Few Movies of Many Weeks #41-45 (2018)

I come forth from the abyss and present to you the meager scrapings from the netherworld.


Alternative sci-fi:

  • Sorry to Bother You (2018): The trailer to StBY is intriguing, but it’s greatest achievement lies in saying something while withholding the movie’s essence. What starts out as a corporate ladder climb dipped in racial observations, becomes a full blown social dissection by the end. It’s a no holds barred kind of experience – nothing’s off limits. Which also means that it might not be everyone’s cup of hot tea, but it felt pretty good to me. So as not to spoil anything, just go ahead and give it a try. 8/10

When your dreams turn into romcom nightmares:

  • Juliet, Naked (2018): This is one of the lighter movies of the week, starring Rose Byrne, Ethan Hawke and Chris O’Dowd, in a story about relationships and obsession that doesn’t pan out exactly how you’d expect. I won’t go any deeper into the plot, because that would already be saying too much about it. In a way, it’s a movie about love by proxy, life opening doors you never thought existed and then taking you somewhere completely different. Well, maybe I’m overhyping all this unexpectedness, thirty minutes in you’ll probably guess how this ends, but I’m ruminating on the wider implications of the scenario within. Just take it as it is. 7/10

Parenthood part x+1

  • Thunder Road (2018): The similarities to 2015’s Krisha are stark – writer/director (plus lead in this case) takes on family themes in a short movie, before expanding it to a full fledged story about a functionally dysfunctional parent. It doesn’t carry the dramatic heft of Krisha, but TR provides several twists and turns while balancing a difficult central character. I’m not sure who would rate this as a comedy, unless awkwardness is what triggers your giggles (hah!), but if you get over this misleading set-up, you might just end up surprised and weirdly fascinated by what’s going on. Not that it’s an easy, relaxing watch, yet it proves rewarding by the end. So that’s me not telling you anything about what’s really unfolding in Thunder Road. Deal with it. 8/10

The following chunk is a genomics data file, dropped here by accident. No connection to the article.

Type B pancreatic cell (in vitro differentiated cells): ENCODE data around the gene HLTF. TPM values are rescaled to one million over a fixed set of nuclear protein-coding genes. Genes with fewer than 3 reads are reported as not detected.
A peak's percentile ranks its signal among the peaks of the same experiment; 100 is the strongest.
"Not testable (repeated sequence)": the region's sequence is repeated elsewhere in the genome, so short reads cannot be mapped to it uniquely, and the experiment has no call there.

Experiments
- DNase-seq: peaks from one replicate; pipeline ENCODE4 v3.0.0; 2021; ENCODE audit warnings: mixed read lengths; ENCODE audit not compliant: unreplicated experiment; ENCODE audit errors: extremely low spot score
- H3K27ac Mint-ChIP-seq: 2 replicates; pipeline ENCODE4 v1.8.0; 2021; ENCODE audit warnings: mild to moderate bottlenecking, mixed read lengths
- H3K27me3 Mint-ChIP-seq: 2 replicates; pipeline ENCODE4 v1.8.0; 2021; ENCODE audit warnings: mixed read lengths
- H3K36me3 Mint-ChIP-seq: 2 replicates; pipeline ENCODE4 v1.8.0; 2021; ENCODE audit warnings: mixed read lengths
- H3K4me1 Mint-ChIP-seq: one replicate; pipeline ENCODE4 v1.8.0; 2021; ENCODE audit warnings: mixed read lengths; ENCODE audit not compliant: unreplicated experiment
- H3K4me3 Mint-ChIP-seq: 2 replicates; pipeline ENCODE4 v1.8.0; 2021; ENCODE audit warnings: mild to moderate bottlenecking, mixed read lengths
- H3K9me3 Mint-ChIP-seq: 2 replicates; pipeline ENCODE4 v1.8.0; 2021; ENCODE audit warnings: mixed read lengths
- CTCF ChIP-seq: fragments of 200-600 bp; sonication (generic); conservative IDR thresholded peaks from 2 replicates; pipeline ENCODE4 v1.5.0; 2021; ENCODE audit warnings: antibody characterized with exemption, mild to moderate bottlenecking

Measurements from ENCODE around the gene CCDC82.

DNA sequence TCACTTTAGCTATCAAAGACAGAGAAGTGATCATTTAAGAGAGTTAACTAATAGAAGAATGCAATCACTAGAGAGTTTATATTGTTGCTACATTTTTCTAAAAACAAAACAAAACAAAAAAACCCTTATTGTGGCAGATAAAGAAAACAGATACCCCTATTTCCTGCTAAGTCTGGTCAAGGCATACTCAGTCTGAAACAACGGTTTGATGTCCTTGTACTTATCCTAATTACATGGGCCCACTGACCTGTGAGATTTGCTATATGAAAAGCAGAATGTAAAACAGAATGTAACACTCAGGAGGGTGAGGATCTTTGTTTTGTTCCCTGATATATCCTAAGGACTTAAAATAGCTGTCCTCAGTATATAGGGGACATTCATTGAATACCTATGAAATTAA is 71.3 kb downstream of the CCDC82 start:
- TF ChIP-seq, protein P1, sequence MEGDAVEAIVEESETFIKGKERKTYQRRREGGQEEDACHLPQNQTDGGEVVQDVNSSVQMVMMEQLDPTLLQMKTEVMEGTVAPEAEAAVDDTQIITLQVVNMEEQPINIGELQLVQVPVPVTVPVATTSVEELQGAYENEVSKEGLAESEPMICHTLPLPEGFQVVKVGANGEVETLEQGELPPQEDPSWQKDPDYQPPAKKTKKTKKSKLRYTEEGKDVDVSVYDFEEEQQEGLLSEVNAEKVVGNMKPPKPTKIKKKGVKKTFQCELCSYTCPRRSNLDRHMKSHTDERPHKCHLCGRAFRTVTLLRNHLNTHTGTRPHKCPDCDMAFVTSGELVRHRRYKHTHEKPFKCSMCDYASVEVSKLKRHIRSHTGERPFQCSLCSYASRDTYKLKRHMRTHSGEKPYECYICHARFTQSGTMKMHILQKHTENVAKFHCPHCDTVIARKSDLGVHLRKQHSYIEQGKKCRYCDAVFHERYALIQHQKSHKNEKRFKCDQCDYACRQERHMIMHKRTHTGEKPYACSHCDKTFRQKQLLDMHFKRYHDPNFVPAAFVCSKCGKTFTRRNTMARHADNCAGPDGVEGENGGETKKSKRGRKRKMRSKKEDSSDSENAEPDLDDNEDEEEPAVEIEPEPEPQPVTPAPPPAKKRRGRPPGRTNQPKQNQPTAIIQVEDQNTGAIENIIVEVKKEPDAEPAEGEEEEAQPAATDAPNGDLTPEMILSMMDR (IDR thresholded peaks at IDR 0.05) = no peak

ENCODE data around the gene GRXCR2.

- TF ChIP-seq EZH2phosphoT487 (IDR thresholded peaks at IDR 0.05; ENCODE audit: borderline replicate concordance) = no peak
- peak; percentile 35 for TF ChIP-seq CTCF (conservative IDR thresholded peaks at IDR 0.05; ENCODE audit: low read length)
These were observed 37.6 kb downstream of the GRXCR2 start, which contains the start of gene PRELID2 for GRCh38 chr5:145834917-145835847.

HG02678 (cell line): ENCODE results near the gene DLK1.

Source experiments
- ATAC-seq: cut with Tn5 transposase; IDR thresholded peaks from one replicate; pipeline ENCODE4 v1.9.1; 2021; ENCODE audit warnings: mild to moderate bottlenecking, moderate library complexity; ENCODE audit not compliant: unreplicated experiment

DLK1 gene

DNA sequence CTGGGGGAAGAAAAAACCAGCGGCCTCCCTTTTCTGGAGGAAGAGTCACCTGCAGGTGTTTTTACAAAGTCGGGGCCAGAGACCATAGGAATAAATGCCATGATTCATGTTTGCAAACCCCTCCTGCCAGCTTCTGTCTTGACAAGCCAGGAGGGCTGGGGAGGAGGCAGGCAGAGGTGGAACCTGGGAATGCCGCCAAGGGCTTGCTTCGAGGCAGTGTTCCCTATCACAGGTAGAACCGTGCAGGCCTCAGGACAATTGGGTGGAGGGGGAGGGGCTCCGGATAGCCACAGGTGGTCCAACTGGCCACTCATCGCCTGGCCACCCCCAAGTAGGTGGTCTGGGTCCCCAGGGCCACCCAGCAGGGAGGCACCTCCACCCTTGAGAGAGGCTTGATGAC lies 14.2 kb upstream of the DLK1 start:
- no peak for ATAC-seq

Parenthood part x+2

  • Leave No Trace (2018): From the visionary director of Winter’s Bone (2010), wherein Jennifer Lawrence had her breakthrough performance, comes another tale of surviving in the wilderness. A father-daughter couple (didn’t we leave on this note all those weeks back?) survive together in a wildlife park near Portland in a rugged woman’s take on Captain Fantastic (2016). But this is no Captain Fantastic – no lush fairytale of happy hippies. It’s the story of a troubled war veteran who cannot adapt to society any more and now faces his daughter’s longing for a community. Thomasin McKenzie’s piercing glare will stay with you long after the movie is over, in a narratively austere, yet emotionally rich adventure into anti-modern America. Unlike Captain Fantastic’s bohemian pandering, Leave No Trace is a testament both for and against modern society, a taut and uncompromising coming of age story like few others. Have I used all the right buzzwords? 9/10


  • The Night Eats the World (2018): I so want to tell you next to nothing about this, but chances are you already know what the gist of it is. We’re going postapocalyptic in a quiet, slow-paced zombie flick. By far the most remarkable thing about TNEtW is that it stars three actors who have played in some memorable movies: Anders Danielsen Lie (Reprise, 2006), Golshifteh Farahani (About Elly, 2009) and Denis Lavant (Holy Motors, 2012). Beyond this, the thing takes a contemplative route about zombies and solitude, with its lack of urgency troubling me at times. You’ll come across some debatable narrative choices, but beyond it, TNEtW amounts to a slightly reheated, yet pleasant meal of rotting brains. 6/10